— Biographies of Working Men • Grant Allen

... trgt er dich fort auf rastlos strmenden Wogen; Hinter dir siehst du, du siehst vor dir nur Himmel ...
— The Complete Poetical Works of Samuel Taylor Coleridge - Vol I and II • Samuel Taylor Coleridge

... were in safety) on the tenth, I can say nothing that will add to the horror of this transaction, or to your detestation of its cause. Sixty-two, mostly people of high rank, fell victims to this barbarous policy: they were brought in a fort of covered waggons, and were murdered in heaps ...
— A Residence in France During the Years 1792, 1793, 1794 and 1795, • An English Lady

... 2 of the oracle, the Italic age is the Roman Empire; the fortress prophet is one who belongs to a place ending in—tichus (fort). 11>> 3-5 mean: Take 1, 30, 5, 60 (the Greek symbols for which are the letters of the alphabet A, L, E, X), and you will have four letters of the name ...
— Works, V2 • Lucian of Samosata

... of a ship unrigged, and all her stores, guns, &c., taken out, in readiness for her being laid up in ordinary, or going into dock, &c. &c. To dismantle a gun is to render it unfit for service. The same applies to a fort. ...
— The Sailor's Word-Book • William Henry Smyth

... her tears, falling on the Emperor's face, disturbed his slumber. He sought the cause of her distress, and learning it, sent a force to seize the rebel. Remorse drove the Empress to die with Prince Saho. Carrying her little son, she entered the fort where her brother with his followers had taken refuge. The Imperial troops set fire to the fort—which is described as having been built with rice-bags piled up—and the Empress emerged with the child in her arms; but having thus provided for its safety, she ...
— A History of the Japanese People - From the Earliest Times to the End of the Meiji Era • Frank Brinkley and Dairoku Kikuchi

... battleship Maine was sunk in Havana harbor, February 15, 1898, the 25th U.S. Infantry was scattered in western Montana, doing garrison duty, with headquarters at Fort Missoula. This regiment had been stationed in the West since 1880, when it came up from Texas where it had been from its consolidation in 1869, fighting Indians, building roads, etc., for the pioneers of that state and New Mexico. In consequence of the regiment's constant frontier service, ...
— History of Negro Soldiers in the Spanish-American War, and Other Items of Interest • Edward A. Johnson

... by the messenger and which brought on this sickness—of which the leech Ulsenius had ere this warned him—might have shaken the heart of a sterner man; for my Uncle Christian lodged in the Imperial Fort as its warder, and his duty it was to guard it. Near it, likewise, on the same hill-crag, stood the old castle belonging to the High Constable, or Burgrave Friedrich. Now the Burgrave had come to high ...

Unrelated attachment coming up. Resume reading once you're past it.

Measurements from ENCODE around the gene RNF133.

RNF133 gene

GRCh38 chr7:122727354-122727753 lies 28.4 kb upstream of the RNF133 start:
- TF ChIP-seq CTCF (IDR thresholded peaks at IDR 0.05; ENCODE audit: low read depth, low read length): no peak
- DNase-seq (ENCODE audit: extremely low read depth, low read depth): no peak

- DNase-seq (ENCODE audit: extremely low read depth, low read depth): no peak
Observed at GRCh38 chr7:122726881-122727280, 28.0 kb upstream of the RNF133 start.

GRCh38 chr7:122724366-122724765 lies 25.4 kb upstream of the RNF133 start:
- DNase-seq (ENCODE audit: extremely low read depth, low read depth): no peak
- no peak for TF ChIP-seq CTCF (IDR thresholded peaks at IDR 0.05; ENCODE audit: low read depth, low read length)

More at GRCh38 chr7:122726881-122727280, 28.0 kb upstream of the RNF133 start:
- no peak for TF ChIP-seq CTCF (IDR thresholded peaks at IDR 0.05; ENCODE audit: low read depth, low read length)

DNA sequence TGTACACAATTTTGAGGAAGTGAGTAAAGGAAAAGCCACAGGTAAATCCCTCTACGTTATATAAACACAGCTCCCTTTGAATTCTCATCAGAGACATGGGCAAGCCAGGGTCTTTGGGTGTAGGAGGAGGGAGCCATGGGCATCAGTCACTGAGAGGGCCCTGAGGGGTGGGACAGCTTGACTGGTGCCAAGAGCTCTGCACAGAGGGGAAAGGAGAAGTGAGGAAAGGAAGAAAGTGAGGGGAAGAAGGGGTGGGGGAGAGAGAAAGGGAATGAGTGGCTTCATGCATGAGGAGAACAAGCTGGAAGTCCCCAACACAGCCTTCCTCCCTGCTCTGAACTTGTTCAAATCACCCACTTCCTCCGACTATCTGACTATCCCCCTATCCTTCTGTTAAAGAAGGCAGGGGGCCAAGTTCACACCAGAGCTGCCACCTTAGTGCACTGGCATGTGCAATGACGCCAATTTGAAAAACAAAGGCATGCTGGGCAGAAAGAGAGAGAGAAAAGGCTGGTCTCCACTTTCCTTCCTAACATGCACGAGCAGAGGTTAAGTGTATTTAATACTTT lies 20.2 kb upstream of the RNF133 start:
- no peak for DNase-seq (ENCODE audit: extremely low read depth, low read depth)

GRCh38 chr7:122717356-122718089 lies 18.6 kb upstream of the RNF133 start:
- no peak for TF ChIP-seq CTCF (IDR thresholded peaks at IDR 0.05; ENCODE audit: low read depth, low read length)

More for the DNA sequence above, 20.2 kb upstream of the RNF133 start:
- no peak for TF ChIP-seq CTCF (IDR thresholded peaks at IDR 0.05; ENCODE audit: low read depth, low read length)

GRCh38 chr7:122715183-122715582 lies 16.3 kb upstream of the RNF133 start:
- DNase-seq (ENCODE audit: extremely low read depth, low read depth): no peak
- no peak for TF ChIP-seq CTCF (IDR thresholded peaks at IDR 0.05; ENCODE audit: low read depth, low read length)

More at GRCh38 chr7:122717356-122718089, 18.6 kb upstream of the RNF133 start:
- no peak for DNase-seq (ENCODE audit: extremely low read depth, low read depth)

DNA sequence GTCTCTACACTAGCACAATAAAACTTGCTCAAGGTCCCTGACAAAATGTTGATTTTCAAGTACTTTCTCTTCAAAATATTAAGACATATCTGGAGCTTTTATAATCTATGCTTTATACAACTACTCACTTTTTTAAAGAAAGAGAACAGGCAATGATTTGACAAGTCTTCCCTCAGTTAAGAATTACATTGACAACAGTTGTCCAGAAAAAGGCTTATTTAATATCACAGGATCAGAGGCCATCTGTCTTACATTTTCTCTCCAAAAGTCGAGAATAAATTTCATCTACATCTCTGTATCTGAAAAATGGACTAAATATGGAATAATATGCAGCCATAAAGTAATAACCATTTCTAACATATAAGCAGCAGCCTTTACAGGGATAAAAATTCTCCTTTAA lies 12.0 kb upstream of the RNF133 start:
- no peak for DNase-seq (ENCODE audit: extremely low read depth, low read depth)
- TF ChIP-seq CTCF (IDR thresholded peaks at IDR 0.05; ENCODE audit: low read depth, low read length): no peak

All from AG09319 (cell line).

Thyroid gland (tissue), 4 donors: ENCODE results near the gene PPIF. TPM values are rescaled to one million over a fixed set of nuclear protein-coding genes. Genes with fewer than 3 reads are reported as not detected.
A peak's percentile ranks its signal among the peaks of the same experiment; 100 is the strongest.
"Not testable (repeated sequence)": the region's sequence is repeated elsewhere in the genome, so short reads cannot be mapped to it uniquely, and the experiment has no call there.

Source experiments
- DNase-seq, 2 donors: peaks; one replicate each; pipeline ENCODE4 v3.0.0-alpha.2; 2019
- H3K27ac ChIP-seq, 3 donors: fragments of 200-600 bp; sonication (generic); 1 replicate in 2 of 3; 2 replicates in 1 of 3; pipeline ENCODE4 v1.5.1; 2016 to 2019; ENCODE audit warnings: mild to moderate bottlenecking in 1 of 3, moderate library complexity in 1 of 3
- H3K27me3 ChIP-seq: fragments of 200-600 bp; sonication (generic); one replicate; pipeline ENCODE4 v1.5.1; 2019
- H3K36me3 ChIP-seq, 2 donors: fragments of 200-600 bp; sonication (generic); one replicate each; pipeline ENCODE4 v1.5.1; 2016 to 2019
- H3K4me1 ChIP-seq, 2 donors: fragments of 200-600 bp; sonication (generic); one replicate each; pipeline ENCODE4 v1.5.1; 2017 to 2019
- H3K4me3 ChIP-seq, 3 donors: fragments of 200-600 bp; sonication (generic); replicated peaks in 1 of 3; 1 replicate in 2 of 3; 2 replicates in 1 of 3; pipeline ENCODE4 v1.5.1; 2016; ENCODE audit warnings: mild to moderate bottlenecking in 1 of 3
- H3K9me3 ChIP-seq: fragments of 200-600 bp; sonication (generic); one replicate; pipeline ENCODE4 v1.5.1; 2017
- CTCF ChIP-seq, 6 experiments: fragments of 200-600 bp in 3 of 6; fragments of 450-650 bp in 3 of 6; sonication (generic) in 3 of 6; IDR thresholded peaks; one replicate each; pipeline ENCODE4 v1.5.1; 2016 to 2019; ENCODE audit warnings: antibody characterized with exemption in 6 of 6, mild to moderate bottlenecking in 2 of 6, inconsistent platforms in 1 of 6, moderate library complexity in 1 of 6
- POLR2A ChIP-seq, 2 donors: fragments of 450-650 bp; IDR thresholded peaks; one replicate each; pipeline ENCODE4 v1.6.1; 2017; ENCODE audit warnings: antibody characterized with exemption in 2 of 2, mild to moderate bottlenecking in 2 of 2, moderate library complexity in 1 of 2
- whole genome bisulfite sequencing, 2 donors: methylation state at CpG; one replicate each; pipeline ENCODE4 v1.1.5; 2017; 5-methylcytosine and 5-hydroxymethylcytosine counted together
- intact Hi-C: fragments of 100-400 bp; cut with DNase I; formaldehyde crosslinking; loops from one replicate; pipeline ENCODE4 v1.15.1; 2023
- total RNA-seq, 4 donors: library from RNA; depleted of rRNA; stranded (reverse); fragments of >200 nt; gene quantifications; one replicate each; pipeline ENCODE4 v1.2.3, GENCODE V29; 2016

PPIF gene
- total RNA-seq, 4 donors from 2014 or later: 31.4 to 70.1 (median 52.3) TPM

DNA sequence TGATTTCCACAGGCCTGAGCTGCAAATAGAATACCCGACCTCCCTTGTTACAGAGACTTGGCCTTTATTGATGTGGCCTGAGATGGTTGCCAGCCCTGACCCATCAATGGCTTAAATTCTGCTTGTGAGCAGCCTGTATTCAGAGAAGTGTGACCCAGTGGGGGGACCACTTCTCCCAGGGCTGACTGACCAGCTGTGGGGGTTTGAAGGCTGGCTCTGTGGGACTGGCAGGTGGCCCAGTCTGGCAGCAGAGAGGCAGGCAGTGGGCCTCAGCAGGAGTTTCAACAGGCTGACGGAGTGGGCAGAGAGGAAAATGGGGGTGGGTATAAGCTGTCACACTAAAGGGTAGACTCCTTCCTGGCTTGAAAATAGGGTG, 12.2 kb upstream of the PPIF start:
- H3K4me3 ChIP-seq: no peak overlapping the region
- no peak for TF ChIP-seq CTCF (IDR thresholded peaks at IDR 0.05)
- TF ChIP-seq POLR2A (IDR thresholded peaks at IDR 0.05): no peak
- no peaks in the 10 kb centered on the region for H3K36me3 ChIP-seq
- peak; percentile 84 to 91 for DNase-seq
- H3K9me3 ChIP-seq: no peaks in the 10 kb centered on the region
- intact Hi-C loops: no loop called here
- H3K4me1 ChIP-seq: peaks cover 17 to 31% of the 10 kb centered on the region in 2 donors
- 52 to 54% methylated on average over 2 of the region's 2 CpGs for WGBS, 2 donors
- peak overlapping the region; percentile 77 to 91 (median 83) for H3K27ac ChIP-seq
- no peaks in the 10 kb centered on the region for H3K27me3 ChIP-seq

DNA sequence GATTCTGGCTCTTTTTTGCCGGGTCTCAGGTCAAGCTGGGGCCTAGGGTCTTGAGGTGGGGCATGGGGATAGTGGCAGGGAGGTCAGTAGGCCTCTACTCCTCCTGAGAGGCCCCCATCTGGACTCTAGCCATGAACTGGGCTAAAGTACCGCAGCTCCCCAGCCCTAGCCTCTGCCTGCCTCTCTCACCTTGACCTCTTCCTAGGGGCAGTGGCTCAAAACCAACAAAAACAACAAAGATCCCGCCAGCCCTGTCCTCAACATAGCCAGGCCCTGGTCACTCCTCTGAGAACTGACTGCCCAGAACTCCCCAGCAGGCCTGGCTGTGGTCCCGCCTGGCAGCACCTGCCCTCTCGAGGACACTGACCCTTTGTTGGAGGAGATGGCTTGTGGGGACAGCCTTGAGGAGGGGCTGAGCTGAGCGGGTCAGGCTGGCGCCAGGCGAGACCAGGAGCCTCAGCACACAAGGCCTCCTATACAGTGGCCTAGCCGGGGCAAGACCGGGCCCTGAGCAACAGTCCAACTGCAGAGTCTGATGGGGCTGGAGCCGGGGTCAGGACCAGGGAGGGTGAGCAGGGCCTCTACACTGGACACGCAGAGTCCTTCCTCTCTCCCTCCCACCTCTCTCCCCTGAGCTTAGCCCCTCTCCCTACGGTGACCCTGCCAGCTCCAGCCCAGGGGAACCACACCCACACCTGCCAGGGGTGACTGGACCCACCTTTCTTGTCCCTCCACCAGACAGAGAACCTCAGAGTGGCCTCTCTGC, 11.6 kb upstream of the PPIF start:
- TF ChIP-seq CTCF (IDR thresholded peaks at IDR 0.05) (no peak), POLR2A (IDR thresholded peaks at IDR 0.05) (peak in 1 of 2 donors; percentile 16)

— Uarda • Georg Ebers

... collector like a visit from the Evil One; imagine the busy dockyard in which she was built—can't you seem to hear the clang of the riveters and the buzzing of the steam saws? Then take that Norwegian boat passing the fort there; think of her birthplace in far Norway, think of the places she has since seen, imagine her masts growing in the forests on the mountain side of lonely fiords, where the silence is so intense that a stone rolling down and dropping into ...
— A Bid for Fortune - or Dr. Nikola's Vendetta • Guy Boothby

... armed with guns, thundering at the freebooters who disputed Spain's ownership of American treasure. Sometimes the adventurers seized cannon as prizes, as did Drake in 1586 when he made off with 14 bronze guns from St. Augustine's little wooden fort of San Juan de Pinos. Drake's loot no doubt included the ordnance of a 1578 list, which gives a fair idea of the armament for an important frontier fortification: three reinforced cannon, three demiculverins, two sakers (one broken), a demisaker ...
— Artillery Through the Ages - A Short Illustrated History of Cannon, Emphasizing Types Used in America • Albert Manucy

... perceptible creek, oozing its way through a wilderness of reeds and slime, a favorite resort of the marsh-hen. The vegetation, as might be supposed, is scant, or at least dwarfish. No trees of any magnitude are to be seen. Near the western extremity, where Fort Moultrie stands, and where are some miserable frame buildings, tenanted during summer by the fugitives from Charleston dust and fever, may be found, indeed, the bristly palmetto; but the whole island, with the exception of this western ...
— Short Stories for English Courses • Various (Rosa M. R. Mikels ed.)

... Then they were told that next morning they would be marched away to make room for another batch of prisoners that had been brought into the fort that afternoon. All were glad of the change, first, because it was a change, and next, because they all agreed they could not be worse off anywhere than they were at Nantes. They were mustered at daybreak, ...
— Through Russian Snows - A Story of Napoleon's Retreat from Moscow • G. A Henty

... center of the round fort ... was a tumulus of earth about 10 feet in height and several rods in diameter at its base. On its eastern side, and extending six rods from it, was a semicircular pavement composed of pebbles such as are now found in the bed of the Scioto River, from whence they appear to have been brought. ...
— An introduction to the mortuary customs of the North American Indians • H. C. Yarrow